Bildt was also a member of another war-mongering group -the Project for the New American Century (PNAC ) – which was closely allied to the CLI and had as its governing mission the exaltation of the US‘ imperialistic militarism. President Bush is believed to have based his ‘global hegemony plan’ on the PNAC’s blueprint, which included the launching of ‘Pre-emptive wars’ if the U.S. believed a country was becoming too powerful and/or could provide some sort of competition in the "benevolent hegemony" region. The PNAC doctrine said mini nukes could be employed in regional wars, that international treaties and opinion could be ignored whenever they interfere with U.S. imperial goals and that the new policies "will require bases and stations within and beyond Western Europe and Northeast Asia."

Bildt was among the 225 signatories to the PNAC doctrine which automatically guaranteed a permanent and expensive arms race with Communist China, North Korea and Iran.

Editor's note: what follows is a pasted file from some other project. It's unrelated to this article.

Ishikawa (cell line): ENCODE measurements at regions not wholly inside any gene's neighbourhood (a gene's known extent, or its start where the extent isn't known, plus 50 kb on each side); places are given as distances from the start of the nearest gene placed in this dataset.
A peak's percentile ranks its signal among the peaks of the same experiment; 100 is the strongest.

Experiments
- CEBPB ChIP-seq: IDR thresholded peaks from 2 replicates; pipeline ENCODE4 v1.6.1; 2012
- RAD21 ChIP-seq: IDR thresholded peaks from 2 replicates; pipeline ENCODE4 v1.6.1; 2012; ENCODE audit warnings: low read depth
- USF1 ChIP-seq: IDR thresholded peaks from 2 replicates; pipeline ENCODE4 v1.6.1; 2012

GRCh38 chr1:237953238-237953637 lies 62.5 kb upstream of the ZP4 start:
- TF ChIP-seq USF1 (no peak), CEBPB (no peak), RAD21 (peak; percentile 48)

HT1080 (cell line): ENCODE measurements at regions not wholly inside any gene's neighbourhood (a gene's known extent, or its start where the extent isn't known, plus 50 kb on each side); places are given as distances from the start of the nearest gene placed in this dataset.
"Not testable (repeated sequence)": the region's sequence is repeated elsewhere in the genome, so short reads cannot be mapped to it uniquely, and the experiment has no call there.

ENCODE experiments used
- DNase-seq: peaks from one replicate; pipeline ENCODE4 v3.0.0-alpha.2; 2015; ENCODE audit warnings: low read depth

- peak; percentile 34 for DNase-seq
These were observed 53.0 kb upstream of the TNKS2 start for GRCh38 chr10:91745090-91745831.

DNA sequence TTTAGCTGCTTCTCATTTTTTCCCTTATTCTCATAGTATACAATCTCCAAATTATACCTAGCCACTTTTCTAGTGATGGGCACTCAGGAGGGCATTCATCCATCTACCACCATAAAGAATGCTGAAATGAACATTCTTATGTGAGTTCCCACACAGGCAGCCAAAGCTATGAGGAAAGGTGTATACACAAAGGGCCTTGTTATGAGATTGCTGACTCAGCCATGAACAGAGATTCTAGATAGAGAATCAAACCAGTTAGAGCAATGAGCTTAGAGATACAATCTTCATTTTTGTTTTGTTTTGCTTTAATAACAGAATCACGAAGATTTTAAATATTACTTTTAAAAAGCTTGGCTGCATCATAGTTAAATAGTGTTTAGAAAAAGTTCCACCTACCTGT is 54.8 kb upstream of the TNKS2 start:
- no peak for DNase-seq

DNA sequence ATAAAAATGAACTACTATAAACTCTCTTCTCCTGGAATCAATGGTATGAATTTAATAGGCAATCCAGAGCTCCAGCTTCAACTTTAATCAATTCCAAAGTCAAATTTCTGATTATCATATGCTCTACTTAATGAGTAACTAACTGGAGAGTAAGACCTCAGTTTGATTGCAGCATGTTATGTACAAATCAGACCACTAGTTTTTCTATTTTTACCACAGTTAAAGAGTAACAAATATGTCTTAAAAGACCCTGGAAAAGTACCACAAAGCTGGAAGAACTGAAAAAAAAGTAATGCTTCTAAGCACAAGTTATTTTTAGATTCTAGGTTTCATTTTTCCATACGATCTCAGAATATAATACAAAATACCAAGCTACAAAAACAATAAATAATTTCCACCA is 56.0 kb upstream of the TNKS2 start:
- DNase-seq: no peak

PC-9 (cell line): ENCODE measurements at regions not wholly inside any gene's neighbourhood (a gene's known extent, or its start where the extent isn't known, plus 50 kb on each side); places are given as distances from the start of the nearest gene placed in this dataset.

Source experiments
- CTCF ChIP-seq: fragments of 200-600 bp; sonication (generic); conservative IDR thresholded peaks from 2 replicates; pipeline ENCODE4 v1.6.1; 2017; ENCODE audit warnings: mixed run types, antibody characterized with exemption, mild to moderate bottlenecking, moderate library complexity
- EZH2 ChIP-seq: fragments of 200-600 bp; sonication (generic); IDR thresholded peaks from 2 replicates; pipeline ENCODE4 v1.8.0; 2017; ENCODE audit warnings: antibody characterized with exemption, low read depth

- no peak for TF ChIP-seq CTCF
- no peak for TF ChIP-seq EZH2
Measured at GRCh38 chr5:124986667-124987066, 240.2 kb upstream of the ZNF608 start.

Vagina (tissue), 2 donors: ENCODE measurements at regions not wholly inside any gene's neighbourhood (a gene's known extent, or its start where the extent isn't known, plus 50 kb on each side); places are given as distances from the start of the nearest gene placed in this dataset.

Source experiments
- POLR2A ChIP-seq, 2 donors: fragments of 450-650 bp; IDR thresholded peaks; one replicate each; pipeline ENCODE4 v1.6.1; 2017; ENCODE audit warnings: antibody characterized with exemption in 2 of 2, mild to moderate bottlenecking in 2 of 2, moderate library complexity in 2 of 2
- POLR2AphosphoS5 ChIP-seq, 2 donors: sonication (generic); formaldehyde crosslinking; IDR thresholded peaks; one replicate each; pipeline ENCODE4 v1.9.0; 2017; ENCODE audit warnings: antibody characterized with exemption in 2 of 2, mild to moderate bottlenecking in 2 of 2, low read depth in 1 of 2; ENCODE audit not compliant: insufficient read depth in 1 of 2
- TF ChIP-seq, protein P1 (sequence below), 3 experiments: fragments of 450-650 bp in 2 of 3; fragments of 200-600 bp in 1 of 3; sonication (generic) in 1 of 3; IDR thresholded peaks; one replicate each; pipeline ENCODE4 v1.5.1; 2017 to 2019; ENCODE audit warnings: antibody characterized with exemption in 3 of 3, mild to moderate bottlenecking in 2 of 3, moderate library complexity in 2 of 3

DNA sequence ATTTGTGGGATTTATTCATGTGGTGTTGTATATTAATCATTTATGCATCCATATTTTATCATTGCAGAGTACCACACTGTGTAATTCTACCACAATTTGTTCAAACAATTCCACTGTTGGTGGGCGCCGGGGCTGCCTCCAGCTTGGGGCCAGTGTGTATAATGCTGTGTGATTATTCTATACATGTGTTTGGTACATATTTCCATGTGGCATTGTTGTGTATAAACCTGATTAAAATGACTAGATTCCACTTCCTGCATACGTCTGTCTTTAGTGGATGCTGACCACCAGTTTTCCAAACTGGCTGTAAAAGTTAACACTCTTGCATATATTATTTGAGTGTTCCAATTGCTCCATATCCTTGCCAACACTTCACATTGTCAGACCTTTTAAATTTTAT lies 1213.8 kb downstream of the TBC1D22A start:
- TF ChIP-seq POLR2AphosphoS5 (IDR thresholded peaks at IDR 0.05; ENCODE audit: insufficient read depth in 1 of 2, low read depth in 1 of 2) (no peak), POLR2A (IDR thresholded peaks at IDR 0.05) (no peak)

Oil Interests

Bildt waxes eloquent in his blogs on humanitarian issues, but the acquisition of wealth through oil is undoubtedly the central theme of his life – which may have been one of his motives in supporting the destruction of the Saddam regime. In 2007, following a complaint from the Green Party, Swedish prosecutor Christer van der Kwast launched an investigation into Bildt’s shares in the gas and oil investment company Vostok Nafta, is tied to Gazprom, the Russian gas export monopoly. The investigation ended without prosecution, but Bildt’s interest in oil has a more explosive little secret, tied up in the sands of Sudan and an oil company called Lundin Petroleum, which is 40% Swedish owned.